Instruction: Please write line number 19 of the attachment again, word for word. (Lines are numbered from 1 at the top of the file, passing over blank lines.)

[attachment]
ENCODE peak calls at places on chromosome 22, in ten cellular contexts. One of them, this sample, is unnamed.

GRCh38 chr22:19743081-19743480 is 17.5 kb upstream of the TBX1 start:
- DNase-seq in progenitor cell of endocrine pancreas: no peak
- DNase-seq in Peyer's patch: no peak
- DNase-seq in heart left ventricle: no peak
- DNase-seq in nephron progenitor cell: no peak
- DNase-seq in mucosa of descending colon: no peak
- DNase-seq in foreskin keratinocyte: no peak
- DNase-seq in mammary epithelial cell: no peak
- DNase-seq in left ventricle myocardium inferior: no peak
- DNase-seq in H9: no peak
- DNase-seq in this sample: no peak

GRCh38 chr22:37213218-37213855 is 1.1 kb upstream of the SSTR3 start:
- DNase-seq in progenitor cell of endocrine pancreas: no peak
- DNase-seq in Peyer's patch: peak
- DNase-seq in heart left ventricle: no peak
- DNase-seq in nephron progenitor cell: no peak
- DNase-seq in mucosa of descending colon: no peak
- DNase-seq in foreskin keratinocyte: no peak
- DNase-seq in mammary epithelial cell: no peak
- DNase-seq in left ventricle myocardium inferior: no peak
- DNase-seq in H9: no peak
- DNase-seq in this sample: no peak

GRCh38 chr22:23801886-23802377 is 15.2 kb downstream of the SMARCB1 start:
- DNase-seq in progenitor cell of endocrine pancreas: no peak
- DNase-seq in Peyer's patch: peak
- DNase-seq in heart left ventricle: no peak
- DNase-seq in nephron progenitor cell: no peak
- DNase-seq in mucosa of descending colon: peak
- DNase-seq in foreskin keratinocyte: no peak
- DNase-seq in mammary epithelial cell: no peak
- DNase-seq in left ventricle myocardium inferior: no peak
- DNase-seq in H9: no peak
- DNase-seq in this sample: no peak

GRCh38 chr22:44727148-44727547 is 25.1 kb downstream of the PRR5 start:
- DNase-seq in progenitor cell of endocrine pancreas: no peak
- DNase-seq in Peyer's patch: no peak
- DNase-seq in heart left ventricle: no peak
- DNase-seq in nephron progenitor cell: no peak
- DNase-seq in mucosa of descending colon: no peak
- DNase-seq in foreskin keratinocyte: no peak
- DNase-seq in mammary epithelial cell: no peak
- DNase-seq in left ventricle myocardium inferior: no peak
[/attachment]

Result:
- DNase-seq in foreskin keratinocyte: no peak